Notes From The Program Director | Week of April 28th, 2023
Notes From The Program Director
Week of April 28th 2023
I’m writing to you this week from Toronto, Canada, where I am attending theHot Docs Festival, North America’s largest documentary film festival and one of the richest sources for our own Doctober Film Festival. Over the next week, my Doctober co-programmer, Jane Julian, and I will be packing in as many film screenings as we can, looking for the best of the best among the 200+ titles available at Hot Docs, and ideally, finding some perfect films for Doctober 2023.
In the midst of a documentary feast here in Canada, however, I wanted to give a shout-out to one of the best narrative films of 2023, opening at the Pickford this week: Kelly Reichardt’sShowing Up.
And oh, Kelly Reichardt, how do I love thee? SO DAMN MUCH. This new film -- starring Michelle Williiams, Hong Chau, John Magaro (whom you may remember fromFirst Cow), and others, including Judd Hirsch -- is everything you might hope from a Reichardt film in its humanity and patience and nuance but also not quite like anything she's done before.
It's been designated in some quarters (including IMDb) as a "comedy," but that's not quite right, even though the film is laced with dry humor in a way I've not seen Reichardt do before. It's not really a laugh out loud film though it's also very far from the relentless parching intensity of aMeek's Cutoff or from the brutally sad desperation ofWendy and Lucy. This story is much gentler than those while also offering the same elliptical but piercing commentary on the folly and beauty of the human world. Here, the setting is among artists and in and around a rather bohemian art school in the Pacific Northwest, and Michelle Williams's character is a sculptor trying to get her work together in time for an upcoming show and constantly running into obstacles, both aesthetic and personal.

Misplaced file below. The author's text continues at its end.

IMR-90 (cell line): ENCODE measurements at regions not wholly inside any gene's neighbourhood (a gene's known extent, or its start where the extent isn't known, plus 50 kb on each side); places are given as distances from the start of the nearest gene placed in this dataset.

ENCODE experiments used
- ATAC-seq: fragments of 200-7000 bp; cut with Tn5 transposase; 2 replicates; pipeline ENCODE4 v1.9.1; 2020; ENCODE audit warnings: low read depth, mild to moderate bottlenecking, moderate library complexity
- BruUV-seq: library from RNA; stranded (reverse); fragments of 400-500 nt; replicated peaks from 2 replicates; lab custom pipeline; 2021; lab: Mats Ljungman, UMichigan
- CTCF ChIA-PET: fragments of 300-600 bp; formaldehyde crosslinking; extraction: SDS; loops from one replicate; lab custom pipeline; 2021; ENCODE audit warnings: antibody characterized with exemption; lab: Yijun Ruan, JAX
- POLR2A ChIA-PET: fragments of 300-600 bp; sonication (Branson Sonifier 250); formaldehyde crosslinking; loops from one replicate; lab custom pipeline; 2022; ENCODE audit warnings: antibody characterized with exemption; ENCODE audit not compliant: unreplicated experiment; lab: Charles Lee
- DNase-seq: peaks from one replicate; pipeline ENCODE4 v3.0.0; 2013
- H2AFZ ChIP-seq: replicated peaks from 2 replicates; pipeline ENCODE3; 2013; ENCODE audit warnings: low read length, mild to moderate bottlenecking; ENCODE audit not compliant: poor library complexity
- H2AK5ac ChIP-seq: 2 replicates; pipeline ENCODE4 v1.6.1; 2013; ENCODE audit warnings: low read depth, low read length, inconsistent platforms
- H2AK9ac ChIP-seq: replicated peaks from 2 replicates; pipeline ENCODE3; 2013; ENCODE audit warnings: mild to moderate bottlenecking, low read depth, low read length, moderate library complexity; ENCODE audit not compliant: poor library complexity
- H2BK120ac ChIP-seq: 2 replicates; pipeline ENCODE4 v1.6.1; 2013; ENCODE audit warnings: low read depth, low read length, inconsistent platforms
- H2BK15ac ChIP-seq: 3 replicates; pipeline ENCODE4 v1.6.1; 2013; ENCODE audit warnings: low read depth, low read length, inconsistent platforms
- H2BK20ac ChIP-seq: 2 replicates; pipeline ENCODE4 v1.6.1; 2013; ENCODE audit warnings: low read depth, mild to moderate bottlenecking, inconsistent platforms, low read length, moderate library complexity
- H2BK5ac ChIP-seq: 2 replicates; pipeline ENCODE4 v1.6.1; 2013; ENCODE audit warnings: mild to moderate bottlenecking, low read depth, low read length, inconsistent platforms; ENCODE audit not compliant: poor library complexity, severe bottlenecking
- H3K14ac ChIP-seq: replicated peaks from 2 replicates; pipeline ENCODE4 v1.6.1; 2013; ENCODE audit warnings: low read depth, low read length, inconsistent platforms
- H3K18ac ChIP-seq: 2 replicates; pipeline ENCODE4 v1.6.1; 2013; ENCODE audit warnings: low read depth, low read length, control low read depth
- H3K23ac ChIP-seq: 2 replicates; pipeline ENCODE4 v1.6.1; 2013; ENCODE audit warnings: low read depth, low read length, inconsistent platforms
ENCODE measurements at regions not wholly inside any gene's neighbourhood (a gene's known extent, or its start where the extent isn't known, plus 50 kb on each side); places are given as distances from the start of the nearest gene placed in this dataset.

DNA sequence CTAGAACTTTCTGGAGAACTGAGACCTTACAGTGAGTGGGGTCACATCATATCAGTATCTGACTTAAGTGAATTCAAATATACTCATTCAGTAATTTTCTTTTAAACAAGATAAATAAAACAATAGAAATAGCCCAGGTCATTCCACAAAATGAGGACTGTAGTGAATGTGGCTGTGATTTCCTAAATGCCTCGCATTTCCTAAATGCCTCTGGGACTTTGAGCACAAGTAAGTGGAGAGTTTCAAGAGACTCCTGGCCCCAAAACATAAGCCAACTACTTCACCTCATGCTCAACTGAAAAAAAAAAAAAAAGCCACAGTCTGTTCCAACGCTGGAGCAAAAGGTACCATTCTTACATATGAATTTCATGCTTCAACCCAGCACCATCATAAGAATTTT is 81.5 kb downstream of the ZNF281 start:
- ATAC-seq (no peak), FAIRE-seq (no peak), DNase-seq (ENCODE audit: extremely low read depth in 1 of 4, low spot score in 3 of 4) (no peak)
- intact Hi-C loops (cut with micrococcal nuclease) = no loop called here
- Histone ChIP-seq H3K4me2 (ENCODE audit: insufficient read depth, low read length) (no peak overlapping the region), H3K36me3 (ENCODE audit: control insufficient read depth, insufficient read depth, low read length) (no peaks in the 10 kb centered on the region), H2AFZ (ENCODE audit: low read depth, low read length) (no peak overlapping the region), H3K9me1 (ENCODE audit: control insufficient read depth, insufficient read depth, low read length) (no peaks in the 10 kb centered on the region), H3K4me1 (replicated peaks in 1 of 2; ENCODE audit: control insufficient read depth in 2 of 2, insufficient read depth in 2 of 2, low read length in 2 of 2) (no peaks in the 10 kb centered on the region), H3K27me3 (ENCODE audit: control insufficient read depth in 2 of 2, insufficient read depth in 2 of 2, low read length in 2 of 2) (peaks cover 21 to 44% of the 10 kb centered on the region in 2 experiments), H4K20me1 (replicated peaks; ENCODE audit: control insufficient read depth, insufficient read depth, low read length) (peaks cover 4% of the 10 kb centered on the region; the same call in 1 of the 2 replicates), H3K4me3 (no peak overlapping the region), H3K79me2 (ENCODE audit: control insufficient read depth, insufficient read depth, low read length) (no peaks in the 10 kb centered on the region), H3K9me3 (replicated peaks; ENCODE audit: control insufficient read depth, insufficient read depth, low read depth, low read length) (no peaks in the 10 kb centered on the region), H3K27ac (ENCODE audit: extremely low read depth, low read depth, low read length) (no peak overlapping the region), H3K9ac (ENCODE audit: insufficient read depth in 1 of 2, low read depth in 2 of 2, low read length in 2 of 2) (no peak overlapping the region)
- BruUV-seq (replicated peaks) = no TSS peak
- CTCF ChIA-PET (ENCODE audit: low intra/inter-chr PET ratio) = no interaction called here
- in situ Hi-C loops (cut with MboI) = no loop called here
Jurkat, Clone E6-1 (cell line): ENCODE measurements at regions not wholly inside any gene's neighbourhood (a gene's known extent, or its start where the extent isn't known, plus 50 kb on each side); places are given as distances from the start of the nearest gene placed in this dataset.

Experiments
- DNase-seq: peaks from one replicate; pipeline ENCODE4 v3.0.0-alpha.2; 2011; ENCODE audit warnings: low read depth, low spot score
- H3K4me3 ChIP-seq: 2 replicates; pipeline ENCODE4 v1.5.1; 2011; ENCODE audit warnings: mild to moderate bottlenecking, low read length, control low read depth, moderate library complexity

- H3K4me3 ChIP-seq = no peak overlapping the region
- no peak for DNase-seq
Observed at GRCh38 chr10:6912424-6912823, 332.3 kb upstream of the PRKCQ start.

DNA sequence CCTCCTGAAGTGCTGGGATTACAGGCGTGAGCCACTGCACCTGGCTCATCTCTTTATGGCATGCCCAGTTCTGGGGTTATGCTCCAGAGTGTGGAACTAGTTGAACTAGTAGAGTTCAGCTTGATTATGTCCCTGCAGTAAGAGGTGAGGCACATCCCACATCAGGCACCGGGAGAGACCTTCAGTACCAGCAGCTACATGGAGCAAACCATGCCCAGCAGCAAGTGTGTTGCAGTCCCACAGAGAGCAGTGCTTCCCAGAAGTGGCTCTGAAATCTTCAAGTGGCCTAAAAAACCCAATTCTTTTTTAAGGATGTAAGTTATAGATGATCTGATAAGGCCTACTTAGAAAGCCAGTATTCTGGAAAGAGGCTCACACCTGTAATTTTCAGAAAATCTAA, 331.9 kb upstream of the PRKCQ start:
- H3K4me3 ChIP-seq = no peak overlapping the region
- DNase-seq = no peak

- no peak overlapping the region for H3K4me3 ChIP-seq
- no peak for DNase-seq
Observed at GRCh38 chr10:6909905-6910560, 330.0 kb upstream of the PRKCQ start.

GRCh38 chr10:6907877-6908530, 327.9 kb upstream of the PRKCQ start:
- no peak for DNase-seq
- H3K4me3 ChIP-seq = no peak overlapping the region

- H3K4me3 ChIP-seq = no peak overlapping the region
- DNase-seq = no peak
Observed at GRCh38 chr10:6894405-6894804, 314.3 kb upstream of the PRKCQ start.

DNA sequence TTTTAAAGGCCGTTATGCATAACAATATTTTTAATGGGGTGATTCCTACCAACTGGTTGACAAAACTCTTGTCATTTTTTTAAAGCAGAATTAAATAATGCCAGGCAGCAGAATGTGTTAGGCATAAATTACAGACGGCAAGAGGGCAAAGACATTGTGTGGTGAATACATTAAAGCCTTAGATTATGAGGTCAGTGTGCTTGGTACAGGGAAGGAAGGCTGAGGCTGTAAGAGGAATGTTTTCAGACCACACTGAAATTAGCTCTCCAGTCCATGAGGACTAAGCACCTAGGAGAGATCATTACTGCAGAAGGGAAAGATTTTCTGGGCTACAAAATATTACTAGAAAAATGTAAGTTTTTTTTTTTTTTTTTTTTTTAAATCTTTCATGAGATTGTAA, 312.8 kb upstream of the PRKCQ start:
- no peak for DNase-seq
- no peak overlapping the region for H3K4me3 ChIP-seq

Williams and the other artists in the story are those who take their art very seriously, but they are also those who in their daily lives may be alternately profound or silly or inconsistent or selfish or compassionate, depending on the day or the hour. I couldn't quite tell if Reichardt was gently mocking art school and art students or celebrating them, but I think it's maybe a little bit of both, and as such, perhaps a wry reflection on her own work as a filmmaker. For in terms of the film's perspective, it doesn't indicate whether the characters' art is any good at all, and that's really not the point -- art is, the film seems to say, simply, a very human effort towards something profound and something personal. The meanings and relative profundity are left up to us. It’s a film I haven’t been able to shake since seeing it, and like all Reichardt films have done for me, burrowing into my heart and soul and leaving a mark. It’s wonderful.
I’d also recommend to you the interview Marc Maron did recently with Reichardt on hisWTF podcast. Maron talks to Reichardt about each of the films in her filmography, moving through them chronologically (much like filmmaker Francois Truffaut famously did in his week-long conversation with Alfred Hitchcock), and unearthing wonderful tidbits about filmmaking and art and life. The conversation, ultimately, is wide-ranging, deep, funny, and reflective, all the things the very best interviews consist of, leaving listeners the richer for it. And I suspect, like me, you may want to go watch or rewatch all of Reichardt’s films afterwards!
Next week, May 5, as I’ll be traveling back from Toronto, there won’t be a newsletter, but I’ll be back with more cinematic tidbits and reflections on May 12.